I was having lunch with a gal pal when she asked me how my dating life was going. I turned to her with a cheeky smile and told her I was having a good time, and she took that to mean I was anti-relationships and therefore staying unaffiliated. Her assertion was only partly right. I'm certainly staying unaffiliated but not because I'm swearing off relationships. I'm actually doing quite the opposite. I'm very much pro-monogamy, so much so that I'm willing to wait patiently until the right person presents himself.
When I explained my code of conduct to her, she questioned how I manage not to get emotionally attached to my "friends." I can't even imagine investing an exorbitant amount of energy in a man who I know isn't exactly what I'm looking for. The idea at this stage in the game for me is absurd, so I blankly responded to her, "well, they're not my husband." That's when she asked me how I knew that for sure and bestowed her well-meaning wisdom on me that "no one is perfect." She just wanted to make sure I was open to the possibilities.
In my adulthood, I don't think it's necessary or wise to cast a wide net or else feel like I'm missing out on the elusive hidden gem of a man. The secret is, there are no hidden gems. People are who they are at the time you rendezvous with them and treating every person as "potential" only leaves you open to a slew of people who aren't right for you. Casting a wide net is nothing more than an indication of not trusting yourself and your ability to make good decisions. If you think your "picker" is broken then, of course, you won't feel comfortable honing in on specific traits and sifting through the dating scene for a mate who embodies those traits. I'm unwilling to exchange perfection for a warm body, and by perfection, I mean perfect for me. I can wait. Call me picky.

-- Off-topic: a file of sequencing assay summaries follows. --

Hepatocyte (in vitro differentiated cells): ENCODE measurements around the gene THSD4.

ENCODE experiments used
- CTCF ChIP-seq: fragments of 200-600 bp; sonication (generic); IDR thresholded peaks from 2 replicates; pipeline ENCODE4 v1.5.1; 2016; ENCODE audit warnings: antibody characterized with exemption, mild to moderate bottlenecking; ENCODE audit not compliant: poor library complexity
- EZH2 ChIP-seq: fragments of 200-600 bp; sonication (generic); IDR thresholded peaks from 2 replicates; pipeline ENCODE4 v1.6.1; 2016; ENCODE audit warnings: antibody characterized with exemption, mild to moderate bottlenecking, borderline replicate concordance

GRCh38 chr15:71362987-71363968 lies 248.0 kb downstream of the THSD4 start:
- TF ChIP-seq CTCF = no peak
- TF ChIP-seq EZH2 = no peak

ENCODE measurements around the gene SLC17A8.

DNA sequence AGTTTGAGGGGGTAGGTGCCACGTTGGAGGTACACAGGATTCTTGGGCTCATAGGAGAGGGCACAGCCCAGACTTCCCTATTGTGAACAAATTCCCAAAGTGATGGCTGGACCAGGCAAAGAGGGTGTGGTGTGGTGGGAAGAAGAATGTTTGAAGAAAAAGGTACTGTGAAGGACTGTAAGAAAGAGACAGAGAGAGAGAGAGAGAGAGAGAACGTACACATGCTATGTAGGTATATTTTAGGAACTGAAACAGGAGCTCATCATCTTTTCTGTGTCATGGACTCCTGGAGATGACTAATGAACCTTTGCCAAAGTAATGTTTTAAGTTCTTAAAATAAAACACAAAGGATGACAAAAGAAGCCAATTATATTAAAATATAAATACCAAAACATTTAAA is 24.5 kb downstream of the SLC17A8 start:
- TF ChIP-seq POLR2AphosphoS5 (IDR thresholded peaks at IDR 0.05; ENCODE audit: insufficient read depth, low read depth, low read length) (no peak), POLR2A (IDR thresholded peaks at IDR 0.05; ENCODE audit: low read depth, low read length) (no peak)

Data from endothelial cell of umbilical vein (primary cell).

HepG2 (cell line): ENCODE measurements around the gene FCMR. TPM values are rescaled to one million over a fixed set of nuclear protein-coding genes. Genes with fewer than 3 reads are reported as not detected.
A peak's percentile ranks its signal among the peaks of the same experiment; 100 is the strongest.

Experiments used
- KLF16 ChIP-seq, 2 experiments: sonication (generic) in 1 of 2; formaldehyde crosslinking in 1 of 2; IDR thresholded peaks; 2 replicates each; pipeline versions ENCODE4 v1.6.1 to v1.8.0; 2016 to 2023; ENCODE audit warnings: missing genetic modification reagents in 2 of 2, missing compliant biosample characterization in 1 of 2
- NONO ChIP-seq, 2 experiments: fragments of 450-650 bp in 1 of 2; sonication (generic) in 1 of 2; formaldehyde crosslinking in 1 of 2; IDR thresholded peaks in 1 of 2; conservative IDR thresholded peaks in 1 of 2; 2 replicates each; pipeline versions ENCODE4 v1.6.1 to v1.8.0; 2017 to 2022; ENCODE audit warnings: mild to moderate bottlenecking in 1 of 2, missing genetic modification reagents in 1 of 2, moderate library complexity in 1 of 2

Becoming emotionally attached to every person you date isn't a gesture of hopeless romance. Rather it's an emotional connection based on need instead of want, a connection that's almost always one-sided. What you're feeling is not at all about the other person, it's about you making someone else your remedy. No matter how 1940's romance films painted the excruciating longings of unhealthy love, needing a relationship to make you feel good is a recipe for a toxic situation. So, refine your "picker" and give yourself permission to be a smidgen (a lot) more ruthless about what you want. Then make sure you embody those same traits and ask for nothing less in return. As you filter through casual dates, you'll have a much easier time setting expectations and staying emotionally open.
Oh, and about that hidden gem mentality, it usually plays out in one of two situations. A hidden gem needs time to dust themselves off, and they can't do that while in a relationship. Or, spending less time dusting off hidden gems leaves you emotionally available to connect with the polished gem who is looking for a person with your exact qualities.